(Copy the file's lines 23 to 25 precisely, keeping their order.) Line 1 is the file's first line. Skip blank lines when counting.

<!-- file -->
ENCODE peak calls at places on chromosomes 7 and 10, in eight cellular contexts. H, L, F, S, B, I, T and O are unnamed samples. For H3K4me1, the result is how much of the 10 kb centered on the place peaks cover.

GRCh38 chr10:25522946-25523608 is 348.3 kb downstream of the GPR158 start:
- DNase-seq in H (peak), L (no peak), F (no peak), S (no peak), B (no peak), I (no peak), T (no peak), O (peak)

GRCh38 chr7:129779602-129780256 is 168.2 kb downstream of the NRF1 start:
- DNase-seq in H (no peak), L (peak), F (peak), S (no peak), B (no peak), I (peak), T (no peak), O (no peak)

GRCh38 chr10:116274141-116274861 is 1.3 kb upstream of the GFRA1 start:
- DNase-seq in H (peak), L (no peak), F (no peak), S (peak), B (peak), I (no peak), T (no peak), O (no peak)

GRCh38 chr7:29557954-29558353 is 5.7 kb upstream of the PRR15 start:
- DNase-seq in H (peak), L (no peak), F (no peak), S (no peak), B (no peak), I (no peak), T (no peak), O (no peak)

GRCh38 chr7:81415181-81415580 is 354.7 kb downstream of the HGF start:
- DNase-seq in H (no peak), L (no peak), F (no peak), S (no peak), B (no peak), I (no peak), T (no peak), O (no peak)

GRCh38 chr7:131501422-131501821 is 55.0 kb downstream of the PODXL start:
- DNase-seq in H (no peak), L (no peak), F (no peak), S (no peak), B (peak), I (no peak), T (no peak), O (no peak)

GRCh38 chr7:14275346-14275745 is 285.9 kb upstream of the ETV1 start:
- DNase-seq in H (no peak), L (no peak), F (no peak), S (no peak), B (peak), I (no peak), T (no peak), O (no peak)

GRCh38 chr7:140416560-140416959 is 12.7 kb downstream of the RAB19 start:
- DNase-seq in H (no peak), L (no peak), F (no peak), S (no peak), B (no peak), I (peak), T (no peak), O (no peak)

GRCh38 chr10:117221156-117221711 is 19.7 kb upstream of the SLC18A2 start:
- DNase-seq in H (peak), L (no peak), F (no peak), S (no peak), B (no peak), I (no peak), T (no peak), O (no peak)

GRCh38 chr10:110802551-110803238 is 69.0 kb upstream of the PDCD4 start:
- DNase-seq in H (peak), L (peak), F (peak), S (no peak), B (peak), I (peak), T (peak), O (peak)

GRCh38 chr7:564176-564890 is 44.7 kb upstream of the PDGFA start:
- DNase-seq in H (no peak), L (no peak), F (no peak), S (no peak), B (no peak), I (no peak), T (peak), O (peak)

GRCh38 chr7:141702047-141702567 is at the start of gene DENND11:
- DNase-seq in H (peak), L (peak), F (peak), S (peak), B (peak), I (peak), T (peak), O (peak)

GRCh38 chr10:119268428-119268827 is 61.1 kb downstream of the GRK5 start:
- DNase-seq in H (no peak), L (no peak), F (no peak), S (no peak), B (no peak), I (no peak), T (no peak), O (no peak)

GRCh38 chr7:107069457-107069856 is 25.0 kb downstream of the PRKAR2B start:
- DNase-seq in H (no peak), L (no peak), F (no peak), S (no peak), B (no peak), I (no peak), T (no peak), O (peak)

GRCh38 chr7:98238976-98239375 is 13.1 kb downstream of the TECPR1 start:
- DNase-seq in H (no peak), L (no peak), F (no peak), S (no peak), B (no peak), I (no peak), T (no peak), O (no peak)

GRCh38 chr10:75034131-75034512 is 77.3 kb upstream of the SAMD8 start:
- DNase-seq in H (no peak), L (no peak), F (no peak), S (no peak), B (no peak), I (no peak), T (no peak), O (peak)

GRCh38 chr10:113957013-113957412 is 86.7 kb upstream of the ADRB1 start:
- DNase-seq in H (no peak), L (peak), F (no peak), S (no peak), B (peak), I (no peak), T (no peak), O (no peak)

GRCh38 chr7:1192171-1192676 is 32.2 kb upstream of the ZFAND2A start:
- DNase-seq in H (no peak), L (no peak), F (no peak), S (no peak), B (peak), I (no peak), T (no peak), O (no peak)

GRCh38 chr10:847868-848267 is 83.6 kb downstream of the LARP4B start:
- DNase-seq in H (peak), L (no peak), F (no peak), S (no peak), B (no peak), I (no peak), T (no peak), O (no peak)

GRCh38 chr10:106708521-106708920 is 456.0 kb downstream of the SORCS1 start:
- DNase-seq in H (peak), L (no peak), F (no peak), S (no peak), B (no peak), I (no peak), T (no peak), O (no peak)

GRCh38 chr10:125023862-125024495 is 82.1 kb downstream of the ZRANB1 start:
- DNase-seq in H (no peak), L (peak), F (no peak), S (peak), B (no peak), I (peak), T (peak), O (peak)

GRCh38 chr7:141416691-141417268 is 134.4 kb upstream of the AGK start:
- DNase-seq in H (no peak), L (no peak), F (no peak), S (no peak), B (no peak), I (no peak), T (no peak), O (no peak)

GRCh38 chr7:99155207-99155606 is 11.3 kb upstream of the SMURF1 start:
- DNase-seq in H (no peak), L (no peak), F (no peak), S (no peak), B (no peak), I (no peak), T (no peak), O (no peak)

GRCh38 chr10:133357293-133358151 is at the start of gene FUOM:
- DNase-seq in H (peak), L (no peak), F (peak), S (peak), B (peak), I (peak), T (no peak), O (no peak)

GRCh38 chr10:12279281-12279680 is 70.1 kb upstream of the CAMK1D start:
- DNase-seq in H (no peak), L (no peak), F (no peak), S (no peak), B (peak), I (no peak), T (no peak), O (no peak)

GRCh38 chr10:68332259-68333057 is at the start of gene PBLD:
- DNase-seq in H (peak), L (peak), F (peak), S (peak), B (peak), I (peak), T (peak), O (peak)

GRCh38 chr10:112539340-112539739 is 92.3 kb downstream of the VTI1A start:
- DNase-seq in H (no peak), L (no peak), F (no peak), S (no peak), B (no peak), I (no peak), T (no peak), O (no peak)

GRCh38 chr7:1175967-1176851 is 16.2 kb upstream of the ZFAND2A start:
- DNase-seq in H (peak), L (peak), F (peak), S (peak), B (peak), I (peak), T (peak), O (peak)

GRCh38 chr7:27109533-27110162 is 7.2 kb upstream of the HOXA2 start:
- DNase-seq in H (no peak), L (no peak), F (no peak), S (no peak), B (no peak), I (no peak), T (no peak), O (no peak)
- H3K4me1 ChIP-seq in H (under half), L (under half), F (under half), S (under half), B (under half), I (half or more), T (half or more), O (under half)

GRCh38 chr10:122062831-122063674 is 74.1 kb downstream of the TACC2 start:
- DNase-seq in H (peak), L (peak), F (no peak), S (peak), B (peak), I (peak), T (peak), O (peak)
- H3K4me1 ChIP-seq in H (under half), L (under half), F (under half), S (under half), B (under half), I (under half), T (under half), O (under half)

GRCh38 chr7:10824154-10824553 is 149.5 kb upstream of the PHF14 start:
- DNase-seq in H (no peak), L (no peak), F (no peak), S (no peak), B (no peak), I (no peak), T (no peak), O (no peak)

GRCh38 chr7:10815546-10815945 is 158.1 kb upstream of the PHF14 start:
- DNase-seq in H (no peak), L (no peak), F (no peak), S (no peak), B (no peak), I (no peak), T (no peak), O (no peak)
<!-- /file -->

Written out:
- DNase-seq in H (no peak), L (no peak), F (no peak), S (no peak), B (no peak), I (no peak), T (peak), O (peak)

GRCh38 chr7:141702047-141702567 is at the start of gene DENND11:
- DNase-seq in H (peak), L (peak), F (peak), S (peak), B (peak), I (peak), T (peak), O (peak)